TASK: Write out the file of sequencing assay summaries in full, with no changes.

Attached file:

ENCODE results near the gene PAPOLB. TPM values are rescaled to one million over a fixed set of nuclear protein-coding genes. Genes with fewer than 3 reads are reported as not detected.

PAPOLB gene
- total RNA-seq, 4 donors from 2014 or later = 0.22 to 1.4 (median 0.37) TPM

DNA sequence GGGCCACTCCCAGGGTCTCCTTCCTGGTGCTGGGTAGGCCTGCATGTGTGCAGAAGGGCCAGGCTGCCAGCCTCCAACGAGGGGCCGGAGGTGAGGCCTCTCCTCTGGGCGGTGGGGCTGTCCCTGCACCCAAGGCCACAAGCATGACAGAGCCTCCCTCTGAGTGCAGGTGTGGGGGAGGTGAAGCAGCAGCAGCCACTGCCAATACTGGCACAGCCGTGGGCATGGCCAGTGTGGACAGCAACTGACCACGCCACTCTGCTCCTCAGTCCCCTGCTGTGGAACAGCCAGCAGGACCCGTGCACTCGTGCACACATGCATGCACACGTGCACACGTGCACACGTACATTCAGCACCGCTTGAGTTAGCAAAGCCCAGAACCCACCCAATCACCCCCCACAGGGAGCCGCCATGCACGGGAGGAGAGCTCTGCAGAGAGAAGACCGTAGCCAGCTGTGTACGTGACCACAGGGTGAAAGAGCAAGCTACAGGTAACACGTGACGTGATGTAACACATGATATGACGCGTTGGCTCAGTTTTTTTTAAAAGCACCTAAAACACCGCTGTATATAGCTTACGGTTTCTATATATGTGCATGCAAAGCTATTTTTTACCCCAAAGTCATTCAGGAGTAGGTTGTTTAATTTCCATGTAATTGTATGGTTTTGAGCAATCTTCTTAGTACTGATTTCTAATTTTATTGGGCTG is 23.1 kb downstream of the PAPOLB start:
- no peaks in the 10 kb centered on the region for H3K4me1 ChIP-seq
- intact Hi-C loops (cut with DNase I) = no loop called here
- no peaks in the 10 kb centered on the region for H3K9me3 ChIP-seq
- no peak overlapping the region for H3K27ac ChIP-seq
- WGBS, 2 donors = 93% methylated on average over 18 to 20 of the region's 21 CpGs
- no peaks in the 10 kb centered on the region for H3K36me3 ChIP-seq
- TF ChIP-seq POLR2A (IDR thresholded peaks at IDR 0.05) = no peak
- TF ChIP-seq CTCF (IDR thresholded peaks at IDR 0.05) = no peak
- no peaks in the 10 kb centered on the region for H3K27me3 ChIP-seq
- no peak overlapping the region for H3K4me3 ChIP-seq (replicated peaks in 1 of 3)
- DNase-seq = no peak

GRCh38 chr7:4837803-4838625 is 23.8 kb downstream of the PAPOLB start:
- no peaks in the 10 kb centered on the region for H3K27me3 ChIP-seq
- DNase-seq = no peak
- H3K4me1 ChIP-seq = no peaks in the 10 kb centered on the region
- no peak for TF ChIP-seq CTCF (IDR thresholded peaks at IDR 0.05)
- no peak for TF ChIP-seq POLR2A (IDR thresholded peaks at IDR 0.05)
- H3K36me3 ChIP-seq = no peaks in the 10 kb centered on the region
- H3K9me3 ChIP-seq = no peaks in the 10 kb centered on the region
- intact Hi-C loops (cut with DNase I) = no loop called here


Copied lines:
ENCODE results near the gene PAPOLB. TPM values are rescaled to one million over a fixed set of nuclear protein-coding genes. Genes with fewer than 3 reads are reported as not detected.

PAPOLB gene
- total RNA-seq, 4 donors from 2014 or later = 0.22 to 1.4 (median 0.37) TPM

DNA sequence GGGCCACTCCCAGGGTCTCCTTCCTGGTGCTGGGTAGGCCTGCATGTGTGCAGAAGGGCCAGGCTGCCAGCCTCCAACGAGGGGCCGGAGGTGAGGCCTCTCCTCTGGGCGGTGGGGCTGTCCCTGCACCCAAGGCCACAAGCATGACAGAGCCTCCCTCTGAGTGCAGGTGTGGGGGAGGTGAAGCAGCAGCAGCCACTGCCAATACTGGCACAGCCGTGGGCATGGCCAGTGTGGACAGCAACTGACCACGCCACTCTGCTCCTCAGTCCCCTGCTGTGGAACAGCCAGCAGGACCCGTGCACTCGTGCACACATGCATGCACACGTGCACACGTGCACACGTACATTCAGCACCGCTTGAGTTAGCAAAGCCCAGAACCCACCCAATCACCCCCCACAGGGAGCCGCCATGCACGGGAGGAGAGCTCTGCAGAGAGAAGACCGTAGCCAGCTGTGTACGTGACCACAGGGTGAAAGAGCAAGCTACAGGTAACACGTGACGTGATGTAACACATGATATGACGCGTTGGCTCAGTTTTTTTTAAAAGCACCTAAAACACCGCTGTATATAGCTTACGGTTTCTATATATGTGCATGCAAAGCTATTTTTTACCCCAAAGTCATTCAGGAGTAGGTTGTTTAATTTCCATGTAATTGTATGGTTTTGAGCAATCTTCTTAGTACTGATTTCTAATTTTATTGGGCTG is 23.1 kb downstream of the PAPOLB start:
- no peaks in the 10 kb centered on the region for H3K4me1 ChIP-seq
- intact Hi-C loops (cut with DNase I) = no loop called here
- no peaks in the 10 kb centered on the region for H3K9me3 ChIP-seq
- no peak overlapping the region for H3K27ac ChIP-seq
- WGBS, 2 donors = 93% methylated on average over 18 to 20 of the region's 21 CpGs
- no peaks in the 10 kb centered on the region for H3K36me3 ChIP-seq
- TF ChIP-seq POLR2A (IDR thresholded peaks at IDR 0.05) = no peak
- TF ChIP-seq CTCF (IDR thresholded peaks at IDR 0.05) = no peak
- no peaks in the 10 kb centered on the region for H3K27me3 ChIP-seq
- no peak overlapping the region for H3K4me3 ChIP-seq (replicated peaks in 1 of 3)
- DNase-seq = no peak

GRCh38 chr7:4837803-4838625 is 23.8 kb downstream of the PAPOLB start:
- no peaks in the 10 kb centered on the region for H3K27me3 ChIP-seq
- DNase-seq = no peak
- H3K4me1 ChIP-seq = no peaks in the 10 kb centered on the region
- no peak for TF ChIP-seq CTCF (IDR thresholded peaks at IDR 0.05)
- no peak for TF ChIP-seq POLR2A (IDR thresholded peaks at IDR 0.05)
- H3K36me3 ChIP-seq = no peaks in the 10 kb centered on the region
- H3K9me3 ChIP-seq = no peaks in the 10 kb centered on the region
- intact Hi-C loops (cut with DNase I) = no loop called here